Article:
ART. 1464, Sec. 134. A peace officer may, without a warrant, arrest a person: 1. For a public offense, committed or attempted in his presence. 2. Where the person arrested has committed a felony, although not in his presence. 3. Where a felony has in fact been committed, and he has reasonable cause for believing the person arrested to have committed it. 4. On a charge made upon a reasonabie cause of the commission of a felony by the party arrested.
ART. 1465, Sec. 135. To make an arrest, as provided in the last section, the officer may break open any outer or inner door or window of a dwelling-house if, after notice of his office and purpose, he be refused admittance.
ART. 1466, Sec. 136. He may also at night, without a warrant, arrest any person whom he has reasonable cause for believing to have committed a felony, and is justified in making the arrest, though it afterwards appear that a felony had not been committed.
ART. 1467, Sec. 137. When arresting a person without a warrant, the officer must inform him of his authority, and the cause of the arrest, except when he is in the actual commission of a public offense, or when he is pursued immediately after an escape.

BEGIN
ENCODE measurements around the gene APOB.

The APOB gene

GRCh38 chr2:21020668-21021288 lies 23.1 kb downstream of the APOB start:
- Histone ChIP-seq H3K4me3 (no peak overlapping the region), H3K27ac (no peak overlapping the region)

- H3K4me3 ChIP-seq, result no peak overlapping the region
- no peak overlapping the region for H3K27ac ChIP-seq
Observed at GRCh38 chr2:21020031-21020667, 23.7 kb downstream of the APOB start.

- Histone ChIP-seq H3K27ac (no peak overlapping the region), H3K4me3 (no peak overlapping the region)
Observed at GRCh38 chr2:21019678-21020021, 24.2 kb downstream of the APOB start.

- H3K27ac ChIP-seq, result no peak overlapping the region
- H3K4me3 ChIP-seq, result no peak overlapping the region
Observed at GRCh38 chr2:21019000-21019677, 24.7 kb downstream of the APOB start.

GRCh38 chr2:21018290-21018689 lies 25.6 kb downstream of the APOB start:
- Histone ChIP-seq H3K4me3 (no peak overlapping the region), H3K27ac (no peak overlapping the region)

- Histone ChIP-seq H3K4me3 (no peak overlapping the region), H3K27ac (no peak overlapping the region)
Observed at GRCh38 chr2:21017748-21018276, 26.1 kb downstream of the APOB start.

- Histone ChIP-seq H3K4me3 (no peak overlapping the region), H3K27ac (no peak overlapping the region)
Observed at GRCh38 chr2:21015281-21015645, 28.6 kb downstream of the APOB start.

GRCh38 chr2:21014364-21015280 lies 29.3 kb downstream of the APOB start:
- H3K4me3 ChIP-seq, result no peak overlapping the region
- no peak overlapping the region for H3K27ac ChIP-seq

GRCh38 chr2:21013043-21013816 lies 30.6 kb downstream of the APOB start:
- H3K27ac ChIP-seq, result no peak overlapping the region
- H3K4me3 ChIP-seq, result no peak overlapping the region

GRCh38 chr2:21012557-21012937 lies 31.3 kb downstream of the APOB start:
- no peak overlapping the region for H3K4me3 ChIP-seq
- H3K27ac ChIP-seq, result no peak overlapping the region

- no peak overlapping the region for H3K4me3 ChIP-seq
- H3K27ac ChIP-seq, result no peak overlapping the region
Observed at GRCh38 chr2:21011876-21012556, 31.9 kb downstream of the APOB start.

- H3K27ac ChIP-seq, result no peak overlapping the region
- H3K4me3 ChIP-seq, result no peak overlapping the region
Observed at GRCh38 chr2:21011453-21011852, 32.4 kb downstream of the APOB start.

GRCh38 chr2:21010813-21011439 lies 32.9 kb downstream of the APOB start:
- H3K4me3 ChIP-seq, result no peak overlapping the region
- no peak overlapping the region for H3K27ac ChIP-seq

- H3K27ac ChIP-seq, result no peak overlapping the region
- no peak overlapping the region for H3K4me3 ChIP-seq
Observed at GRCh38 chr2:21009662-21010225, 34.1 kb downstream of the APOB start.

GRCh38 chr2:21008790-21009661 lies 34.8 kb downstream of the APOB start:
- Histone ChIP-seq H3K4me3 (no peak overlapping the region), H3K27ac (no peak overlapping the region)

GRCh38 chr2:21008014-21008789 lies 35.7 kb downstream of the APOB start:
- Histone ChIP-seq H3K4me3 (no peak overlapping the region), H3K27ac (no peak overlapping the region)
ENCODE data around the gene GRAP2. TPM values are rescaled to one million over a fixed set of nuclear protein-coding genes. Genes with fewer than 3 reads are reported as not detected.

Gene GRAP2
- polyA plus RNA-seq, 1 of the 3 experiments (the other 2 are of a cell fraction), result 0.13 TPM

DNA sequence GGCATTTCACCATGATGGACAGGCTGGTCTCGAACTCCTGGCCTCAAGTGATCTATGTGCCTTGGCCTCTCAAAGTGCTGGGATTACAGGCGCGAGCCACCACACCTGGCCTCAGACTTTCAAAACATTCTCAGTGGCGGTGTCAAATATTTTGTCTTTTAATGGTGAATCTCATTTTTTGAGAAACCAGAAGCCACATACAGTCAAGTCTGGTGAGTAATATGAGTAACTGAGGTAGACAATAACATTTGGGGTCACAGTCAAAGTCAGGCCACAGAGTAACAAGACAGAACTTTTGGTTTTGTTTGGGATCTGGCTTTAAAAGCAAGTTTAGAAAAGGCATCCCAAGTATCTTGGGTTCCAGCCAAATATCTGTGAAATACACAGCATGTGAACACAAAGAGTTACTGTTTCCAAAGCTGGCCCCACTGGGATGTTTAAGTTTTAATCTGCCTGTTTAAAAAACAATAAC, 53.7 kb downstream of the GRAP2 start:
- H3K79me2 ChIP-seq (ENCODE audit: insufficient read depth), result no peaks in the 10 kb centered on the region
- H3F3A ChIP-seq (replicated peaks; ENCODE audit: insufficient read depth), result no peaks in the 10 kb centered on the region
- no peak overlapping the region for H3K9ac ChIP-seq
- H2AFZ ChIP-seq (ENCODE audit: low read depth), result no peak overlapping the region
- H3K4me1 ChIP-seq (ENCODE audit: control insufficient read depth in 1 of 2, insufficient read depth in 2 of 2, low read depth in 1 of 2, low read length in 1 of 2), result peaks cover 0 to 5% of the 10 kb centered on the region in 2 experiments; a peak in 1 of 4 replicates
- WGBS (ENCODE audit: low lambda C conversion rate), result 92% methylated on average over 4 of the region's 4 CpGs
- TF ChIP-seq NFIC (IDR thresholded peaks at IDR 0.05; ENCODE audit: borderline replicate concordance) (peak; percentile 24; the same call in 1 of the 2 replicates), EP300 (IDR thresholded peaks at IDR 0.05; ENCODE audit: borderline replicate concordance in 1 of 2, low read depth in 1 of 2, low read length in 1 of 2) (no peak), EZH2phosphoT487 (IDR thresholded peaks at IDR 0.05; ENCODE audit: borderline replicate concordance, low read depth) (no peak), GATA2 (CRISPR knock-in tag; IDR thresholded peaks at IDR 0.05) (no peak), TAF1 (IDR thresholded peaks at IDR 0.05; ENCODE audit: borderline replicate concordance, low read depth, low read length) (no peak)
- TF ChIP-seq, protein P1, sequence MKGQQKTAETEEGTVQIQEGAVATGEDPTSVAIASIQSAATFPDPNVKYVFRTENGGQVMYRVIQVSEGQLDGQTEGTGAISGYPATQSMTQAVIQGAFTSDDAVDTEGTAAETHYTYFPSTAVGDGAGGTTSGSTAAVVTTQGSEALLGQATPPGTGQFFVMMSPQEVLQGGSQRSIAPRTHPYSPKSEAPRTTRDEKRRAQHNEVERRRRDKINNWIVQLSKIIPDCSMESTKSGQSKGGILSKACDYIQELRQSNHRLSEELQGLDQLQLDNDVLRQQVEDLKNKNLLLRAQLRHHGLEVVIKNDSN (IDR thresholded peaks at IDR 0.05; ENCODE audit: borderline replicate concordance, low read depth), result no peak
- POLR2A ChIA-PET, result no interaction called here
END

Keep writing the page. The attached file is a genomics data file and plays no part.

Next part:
ART. 1468, Sec. 138. He may take before a magistrate any person, who, being engaged in a breach of the peace, is arrested by a bystander and delivered to him. ART. 1469, Sec. 139. When a public offense is committed in the presence of a magistrate he may, by a verbal order, command any person to arrest the offender, and may thereupon proceed as if the offender had been brought before him on a warrant of arrest.
ART. 1470, Sec. 140. A private person may arrest another: 1. For a public offense committed or attempted in his presence. 2. When the person arrested has committed a felony, although not in his presence. 3. When a felony has been in fact committed and he has reasonable cause for believing the person arrested to have committed it.
Sec. 141. He must, before making the arrest, inform the person to be arrested of the cause thereof, and require him to submit except when he is in the actual commission of the offense, or when he is arrested on pursuit immediately after its commission.
ART. 1471, Sec. 142. If the person to be arrested have committed a felony, and a private person, after notice of his intention to make the arrest, be refused admittance, he may break open any outer or inner door or window of a dwellinghouse for the purpose of making the arrest.
ART. 1472, Sec. 143. A private person who has arrested another for the commission of a public offense must, without unnecessary delay, take him before a magistrate, or deliver him to a peace officer.
ART. 1473, Sec. 144. If a person arrested escape or be rescued, the person from whose custody he escaped or was rescued, may immediately pursue and retake him at any time and in any place within the state.